signs in the woods.

How do you not take a photo of something famous when you have travelled all the way to see it and how do you make your image relevant to you and a bit different? Usually you don't. Most of the time you end up with the same (imperfect unless you are extremely lucky) postcard image.

The Kyoto bamboo has been one of those things that I have had little enthusiasm for and even less luck shooting. The main problem is light. Because of the tall, thin nature of bamboo, it tends to cast shadows on sunny days or block out light and become dull on overcast days. The best light would probably be after a rain shower with high, bright overcast and maybe also work at either end of the day to further subdue the light.

Just buy a post card or a nice coffee table book on the subject (turns out Sam Abel already nailed it for me years ago).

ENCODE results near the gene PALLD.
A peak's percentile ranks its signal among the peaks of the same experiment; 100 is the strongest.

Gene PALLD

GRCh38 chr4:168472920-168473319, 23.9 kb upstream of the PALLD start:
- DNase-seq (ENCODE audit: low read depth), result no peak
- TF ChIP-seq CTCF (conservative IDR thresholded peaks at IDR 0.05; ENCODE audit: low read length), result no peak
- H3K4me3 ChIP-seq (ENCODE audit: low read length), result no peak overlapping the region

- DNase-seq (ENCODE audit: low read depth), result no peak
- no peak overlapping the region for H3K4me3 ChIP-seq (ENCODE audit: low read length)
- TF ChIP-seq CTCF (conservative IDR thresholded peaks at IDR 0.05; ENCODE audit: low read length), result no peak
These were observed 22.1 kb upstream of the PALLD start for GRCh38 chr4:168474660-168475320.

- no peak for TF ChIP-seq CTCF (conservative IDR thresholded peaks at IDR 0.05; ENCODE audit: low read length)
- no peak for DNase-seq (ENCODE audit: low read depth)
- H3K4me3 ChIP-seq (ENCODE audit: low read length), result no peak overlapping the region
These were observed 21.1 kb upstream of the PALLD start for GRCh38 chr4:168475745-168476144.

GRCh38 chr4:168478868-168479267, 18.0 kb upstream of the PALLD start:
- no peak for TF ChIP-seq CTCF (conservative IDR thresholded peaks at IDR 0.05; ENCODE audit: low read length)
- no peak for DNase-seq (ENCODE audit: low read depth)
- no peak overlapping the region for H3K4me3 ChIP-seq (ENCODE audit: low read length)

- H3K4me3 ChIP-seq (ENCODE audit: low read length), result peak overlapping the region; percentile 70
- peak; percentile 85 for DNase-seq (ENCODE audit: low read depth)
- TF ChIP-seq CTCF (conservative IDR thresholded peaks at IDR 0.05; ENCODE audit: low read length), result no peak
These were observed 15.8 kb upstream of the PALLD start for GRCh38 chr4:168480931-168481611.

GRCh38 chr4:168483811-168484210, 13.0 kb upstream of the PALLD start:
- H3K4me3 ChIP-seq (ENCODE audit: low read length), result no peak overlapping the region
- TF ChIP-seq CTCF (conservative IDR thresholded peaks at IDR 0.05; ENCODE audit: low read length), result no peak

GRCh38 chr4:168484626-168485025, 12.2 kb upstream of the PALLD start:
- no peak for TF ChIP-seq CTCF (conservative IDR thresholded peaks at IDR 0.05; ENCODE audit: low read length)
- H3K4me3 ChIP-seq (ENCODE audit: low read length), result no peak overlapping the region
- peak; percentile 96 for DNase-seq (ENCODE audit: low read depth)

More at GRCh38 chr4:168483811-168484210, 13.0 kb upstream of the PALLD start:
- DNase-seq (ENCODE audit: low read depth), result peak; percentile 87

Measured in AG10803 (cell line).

But what if a theme I already like coincides with the iconic location?

I have always been drawn to graffiti, rust and ruin and run down urbanity, so when I found a patch of bamboo that had been "personalised", it fell in to place for me. The only trick was finding some carvings in the local language.

EM5 45mm f4

EM5 45mm f4

Suddenly, it more like the image below than a touristy shot.

Rare Japanese street "art" EM5 17mm f4

Rare Japanese street "art" EM5 17mm f4